Workers in 13 countries oppose austerity and are angry for shouldering the blame for causing crash


The first international public opinion polling commissioned by the International Trade Union Confederation (ITUC) – the Brussels-based global union representing 175 million union members across the world – shows deep uncertainty, fear and political disempowerment across half the G20 economies, six European countries and four emerging economies.

The poll, commissioned by the ITUC from global market research company TNS, covers a total of 13 countries.

Released just before the meeting of the Mexico G20 summit starting next Monday, ITUC General Secretary Sharan Burrow said the poll showed widespread opposition to austerity measures, a collapse in the belief that governments were operating in the interests of their voters, and strong support for labour laws.

The results of the poll, conducted in May in Belgium, Brazil, Bulgaria, Canada, France, Germany, Greece, Indonesia, Japan, Mexico, South Africa, UK and the USA, sounded a warning bell not just for those governments, but for global financial governance, Sharan Burrow warned.

The ITUC poll shows:

·    58% of people think their country is going in the wrong direction;

·    66% think that future generations will be worse off;

·    67% think that international banks and financial institutions have too much influence on the economic decisions of their governments. Conversely, 67 per cent think that voters don’t have enough influence on economic decisions.

ITUC General Secretary Sharan Burrow said: “The democratic contract with voters is broken in many countries, and governments must pay heed to their people or we risk increasing political and economic instability.

“Global economic orthodoxy is widely rejected by the populace, and this up-swell of anti-government and anti-austerity opinion across so many nations should cause urgent re-thinking at the global level.

“Given a choice of economic policies, two-thirds of people support government action to invest in job creation to allow economies to grow and pay off debts compared with less than one in four who want debts paid off nowby cutting back on government spending.”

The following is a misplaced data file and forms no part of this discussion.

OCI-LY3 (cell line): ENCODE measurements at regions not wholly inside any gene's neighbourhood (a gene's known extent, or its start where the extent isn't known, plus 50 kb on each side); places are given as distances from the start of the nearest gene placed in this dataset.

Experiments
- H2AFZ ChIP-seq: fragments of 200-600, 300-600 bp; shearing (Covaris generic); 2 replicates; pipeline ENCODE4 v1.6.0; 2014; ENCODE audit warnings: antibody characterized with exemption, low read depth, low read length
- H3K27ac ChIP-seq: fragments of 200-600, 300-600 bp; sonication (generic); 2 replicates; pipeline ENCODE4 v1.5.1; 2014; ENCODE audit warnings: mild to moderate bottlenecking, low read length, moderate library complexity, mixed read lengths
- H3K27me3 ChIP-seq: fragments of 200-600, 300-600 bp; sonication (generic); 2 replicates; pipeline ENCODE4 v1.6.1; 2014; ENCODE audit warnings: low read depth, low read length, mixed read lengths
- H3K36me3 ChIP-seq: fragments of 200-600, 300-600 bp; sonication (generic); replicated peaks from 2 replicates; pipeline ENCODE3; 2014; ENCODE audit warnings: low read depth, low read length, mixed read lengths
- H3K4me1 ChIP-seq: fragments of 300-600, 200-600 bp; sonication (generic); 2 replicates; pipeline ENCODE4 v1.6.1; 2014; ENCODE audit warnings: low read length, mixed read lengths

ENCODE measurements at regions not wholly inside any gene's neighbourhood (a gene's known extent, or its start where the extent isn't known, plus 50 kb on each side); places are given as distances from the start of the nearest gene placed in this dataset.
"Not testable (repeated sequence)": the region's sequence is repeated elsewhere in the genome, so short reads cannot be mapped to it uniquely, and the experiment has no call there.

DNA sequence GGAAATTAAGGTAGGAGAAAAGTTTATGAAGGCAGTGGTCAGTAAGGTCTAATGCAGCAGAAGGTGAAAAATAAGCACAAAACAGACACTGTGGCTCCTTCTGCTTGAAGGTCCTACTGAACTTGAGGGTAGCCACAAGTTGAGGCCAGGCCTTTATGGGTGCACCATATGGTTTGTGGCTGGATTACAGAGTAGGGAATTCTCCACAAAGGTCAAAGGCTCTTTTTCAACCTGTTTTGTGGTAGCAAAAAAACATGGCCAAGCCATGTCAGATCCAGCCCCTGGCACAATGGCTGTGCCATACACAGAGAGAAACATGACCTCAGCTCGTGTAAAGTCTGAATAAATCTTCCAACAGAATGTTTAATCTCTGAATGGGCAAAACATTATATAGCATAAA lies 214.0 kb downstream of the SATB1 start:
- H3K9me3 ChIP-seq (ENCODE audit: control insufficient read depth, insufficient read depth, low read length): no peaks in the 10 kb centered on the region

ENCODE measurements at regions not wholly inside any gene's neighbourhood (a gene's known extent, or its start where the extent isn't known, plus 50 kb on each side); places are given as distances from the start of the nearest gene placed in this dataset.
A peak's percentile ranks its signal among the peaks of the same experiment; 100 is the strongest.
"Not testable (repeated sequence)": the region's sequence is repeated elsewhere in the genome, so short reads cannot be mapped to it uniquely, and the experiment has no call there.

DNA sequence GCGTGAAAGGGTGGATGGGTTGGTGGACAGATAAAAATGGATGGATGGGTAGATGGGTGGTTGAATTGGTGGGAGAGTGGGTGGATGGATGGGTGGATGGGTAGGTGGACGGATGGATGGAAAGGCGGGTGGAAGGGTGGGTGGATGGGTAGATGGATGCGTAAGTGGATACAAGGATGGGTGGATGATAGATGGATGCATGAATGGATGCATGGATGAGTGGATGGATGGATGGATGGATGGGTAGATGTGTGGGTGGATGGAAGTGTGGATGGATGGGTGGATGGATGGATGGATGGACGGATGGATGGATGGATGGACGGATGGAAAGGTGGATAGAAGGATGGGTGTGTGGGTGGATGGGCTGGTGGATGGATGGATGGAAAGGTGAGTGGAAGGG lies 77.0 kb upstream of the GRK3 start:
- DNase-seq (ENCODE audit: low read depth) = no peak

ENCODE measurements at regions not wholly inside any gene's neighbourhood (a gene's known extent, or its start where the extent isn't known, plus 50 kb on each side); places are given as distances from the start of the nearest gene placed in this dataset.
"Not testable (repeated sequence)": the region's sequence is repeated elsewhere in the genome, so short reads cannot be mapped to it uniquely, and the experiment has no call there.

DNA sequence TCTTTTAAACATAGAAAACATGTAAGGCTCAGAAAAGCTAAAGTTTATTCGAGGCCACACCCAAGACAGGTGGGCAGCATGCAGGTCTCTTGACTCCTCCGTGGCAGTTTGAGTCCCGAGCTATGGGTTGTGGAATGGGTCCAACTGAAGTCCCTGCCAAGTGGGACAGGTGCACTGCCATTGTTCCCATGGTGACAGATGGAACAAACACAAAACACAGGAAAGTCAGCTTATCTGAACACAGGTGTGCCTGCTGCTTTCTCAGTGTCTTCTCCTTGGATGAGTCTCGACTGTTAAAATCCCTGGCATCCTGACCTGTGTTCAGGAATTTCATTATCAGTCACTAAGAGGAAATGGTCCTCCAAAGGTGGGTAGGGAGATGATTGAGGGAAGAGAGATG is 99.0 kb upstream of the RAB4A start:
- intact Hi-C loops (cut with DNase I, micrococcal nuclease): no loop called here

The international union movement will present the views of working people to world leaders gathering in Los Cabos, Mexico for the G20 Summit on 18-19 June. TUC General Secretary Brendan Barber will lead a union delegation to meet Prime Minister David Cameron, where he will raise some of the issues in the poll.

Commenting on the ITUC research, Brendan Barber said: “This poll shows that people across the world are worried about the direction in which their country is headed.

“Two-thirds of people believe that future generations will be worse off than today – a telling indictment of the failure of global austerity measures.

“But this understandable pessimism needn’t become a reality. Unions are making the case for an alternative to austerity – one that invests in young people and prioritises growth over a discredited economic doctrine that is failing across Europe.”

The ITUC poll also shows growing levels of uncertainty about the family income and job security:

·    One in seven respondents are working poor – without enough money for basic essentials like housing, food and electricity;

·    For 58% of people, their income has fallen behind the cost of living;

·    One in three people think their jobs are less secure than two years ago.

The poll showed strong rejection of the austerity policies being followed by some governments, and support for jobs and investment in infrastructure.

The ITUC believes the poll results suggest widespread anger against those perceived to have caused the global financial crisis, and resentment at who is having to pay for the mistakes of governments and the international banking and finance industry.

Other poll findings include:

·    78% of people think international banks and financial institutions should pay more for the global financial crisis;

·    45% of people think small business should pay less for the financial crisis and 50 per cent think workers should pay less to fix the financial crisis.

The poll also tested support for basic labour laws across the population in the 13 countries:

·    70% think current laws do not protect workers’ job security;

·    89% of people support the right to join a union.

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